About Traumatic Brain Injury
Traumatic brain injuries (TBIs) are a severe form of neuronal damage caused by powerful head impacts. Patients can experience transient symptoms, profound disability or death. TBI is generally caused by violent acts, motor vehicle accidents, falls and sports-related concussions.
The Widespread Impact of TBI
TBI is the number one cause of death among young adults.
In the U.S., there are more than two million brain injuries each year and approximately 50,000 people die from these injuries. The direct and indirect medical costs exceed $76 billion annually. In addition, TBI exacts heavy tolls on the medical system and caregivers.
TBI can be caused by penetrating injuries, in which an object pierces the skull and directly damages the brain, or non-penetrating blows that push the brain against the skull, inflicting neuronal damage.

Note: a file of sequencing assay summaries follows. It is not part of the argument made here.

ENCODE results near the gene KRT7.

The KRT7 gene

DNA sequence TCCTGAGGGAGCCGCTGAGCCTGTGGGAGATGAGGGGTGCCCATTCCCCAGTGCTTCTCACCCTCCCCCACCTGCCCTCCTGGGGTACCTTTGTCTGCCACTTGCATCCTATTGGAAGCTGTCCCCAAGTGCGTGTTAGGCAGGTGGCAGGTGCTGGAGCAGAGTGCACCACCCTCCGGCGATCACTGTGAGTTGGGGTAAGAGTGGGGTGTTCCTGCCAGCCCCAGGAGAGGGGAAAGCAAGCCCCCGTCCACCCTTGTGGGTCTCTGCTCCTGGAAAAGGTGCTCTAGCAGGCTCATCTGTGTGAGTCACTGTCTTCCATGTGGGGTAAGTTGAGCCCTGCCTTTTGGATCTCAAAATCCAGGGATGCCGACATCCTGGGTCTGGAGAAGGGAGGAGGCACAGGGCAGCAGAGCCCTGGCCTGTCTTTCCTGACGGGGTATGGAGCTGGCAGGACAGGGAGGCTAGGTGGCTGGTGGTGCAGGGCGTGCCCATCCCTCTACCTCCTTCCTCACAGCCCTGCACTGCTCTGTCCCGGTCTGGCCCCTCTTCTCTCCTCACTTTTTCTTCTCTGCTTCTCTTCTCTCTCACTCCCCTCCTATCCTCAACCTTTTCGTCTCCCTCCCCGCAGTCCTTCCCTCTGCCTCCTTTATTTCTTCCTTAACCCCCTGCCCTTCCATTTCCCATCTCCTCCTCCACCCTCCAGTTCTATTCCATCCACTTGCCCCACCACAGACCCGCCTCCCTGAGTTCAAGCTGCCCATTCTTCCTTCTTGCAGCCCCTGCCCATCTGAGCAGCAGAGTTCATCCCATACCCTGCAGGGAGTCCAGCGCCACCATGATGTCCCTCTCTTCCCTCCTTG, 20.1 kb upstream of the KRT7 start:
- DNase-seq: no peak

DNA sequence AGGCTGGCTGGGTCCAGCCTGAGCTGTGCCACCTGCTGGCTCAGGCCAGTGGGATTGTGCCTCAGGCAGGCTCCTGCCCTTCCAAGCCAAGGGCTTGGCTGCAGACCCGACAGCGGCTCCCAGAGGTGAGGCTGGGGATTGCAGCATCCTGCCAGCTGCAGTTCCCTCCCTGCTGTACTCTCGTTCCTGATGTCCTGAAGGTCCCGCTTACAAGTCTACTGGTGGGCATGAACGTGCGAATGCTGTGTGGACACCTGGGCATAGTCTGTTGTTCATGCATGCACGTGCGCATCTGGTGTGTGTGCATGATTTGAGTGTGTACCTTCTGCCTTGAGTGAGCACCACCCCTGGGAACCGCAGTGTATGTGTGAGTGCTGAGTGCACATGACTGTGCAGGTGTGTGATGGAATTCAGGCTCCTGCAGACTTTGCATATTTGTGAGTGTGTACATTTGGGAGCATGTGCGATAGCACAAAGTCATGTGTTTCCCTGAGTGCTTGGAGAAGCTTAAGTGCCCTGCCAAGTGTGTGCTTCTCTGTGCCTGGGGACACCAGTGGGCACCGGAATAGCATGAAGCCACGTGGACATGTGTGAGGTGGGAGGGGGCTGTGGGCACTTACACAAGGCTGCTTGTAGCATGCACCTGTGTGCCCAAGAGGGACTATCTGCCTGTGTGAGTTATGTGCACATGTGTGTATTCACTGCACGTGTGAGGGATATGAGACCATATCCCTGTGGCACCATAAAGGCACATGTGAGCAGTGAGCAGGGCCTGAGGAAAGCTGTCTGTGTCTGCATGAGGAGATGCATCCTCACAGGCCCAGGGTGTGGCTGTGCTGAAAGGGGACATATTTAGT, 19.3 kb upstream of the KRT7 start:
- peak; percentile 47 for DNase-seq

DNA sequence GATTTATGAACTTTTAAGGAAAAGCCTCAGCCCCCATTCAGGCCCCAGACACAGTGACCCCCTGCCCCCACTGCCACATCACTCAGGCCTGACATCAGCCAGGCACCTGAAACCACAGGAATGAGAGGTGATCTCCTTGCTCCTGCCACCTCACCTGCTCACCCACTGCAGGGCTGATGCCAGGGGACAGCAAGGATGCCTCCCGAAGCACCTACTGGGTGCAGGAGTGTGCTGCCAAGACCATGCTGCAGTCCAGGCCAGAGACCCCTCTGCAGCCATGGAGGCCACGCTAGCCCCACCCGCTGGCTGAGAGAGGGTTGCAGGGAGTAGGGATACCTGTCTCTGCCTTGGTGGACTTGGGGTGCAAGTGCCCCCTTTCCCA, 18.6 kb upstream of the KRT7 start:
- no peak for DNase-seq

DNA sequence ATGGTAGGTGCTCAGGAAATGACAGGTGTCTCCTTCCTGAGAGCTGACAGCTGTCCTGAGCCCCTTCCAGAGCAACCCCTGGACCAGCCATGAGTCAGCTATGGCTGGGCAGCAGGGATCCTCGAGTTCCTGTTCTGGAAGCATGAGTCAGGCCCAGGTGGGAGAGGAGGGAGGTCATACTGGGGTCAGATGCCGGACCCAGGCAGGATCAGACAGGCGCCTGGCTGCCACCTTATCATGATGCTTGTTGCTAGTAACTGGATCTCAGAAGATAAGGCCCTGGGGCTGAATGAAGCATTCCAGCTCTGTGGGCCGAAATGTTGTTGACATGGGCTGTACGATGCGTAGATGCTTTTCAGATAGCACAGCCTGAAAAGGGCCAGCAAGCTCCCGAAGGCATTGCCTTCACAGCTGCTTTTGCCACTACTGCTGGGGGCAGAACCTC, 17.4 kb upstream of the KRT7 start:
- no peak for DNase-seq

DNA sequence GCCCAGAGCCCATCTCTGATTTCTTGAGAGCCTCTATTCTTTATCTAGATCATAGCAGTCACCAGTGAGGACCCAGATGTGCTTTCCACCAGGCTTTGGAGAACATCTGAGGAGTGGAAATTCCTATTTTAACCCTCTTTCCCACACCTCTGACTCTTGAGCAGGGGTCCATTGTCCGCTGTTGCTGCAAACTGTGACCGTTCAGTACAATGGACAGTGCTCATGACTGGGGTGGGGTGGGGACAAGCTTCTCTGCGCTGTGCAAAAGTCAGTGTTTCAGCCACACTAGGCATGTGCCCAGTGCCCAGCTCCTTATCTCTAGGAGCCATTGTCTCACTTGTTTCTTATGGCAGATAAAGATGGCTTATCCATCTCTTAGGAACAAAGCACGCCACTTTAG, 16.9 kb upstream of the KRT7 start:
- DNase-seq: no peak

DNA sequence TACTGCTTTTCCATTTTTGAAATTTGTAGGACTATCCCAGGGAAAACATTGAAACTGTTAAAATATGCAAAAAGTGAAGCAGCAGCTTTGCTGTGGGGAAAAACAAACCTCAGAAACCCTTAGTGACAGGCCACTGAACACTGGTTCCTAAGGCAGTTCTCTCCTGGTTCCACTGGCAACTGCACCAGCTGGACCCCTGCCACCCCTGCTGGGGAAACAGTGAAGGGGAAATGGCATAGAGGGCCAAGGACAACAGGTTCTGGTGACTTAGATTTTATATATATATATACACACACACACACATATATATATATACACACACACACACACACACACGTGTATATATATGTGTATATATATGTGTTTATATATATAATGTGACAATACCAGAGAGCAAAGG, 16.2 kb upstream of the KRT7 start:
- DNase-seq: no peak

Concept of Diffuse Axonal Injury (DAI)
Most TBI cases are caused by a non-penetrating blow that pushes the brain against the skull, inducing widespread neuronal death. TBI can also be caused by a penetrating injury, in which an object pierces the skull and directly damages the brain.
Penetrating injuries generate around 10 percent of TBIs.
What TBI Does to the Brain
Neuronal cells interconnect to create the gigantic network that drives core brain functions.
Unfortunately, neurons rarely regenerate after an injury. As a result, following a severe brain injury, neural connectivity is lost and brain function compromised.
TBI patients can become blind, deaf, paralyzed and experience cognitive and psychological issues. There is also evidence that TBI patients are more likely to develop Alzheimer’s, Huntington’s, Parkinson’s and other neurodegenerative diseases.
The Unmet Medical Need
There are no effective treatments to help patients regain function.
Current treatments focus on reducing secondary injuries. They can partially reduce further damage but do little or nothing to heal the brain. Most strategies are rehabilitative, helping patients adjust to their impaired cognitive state by creating workarounds, such as taking notes to compensate for lost short-term memory.
Qrons Approach to TBI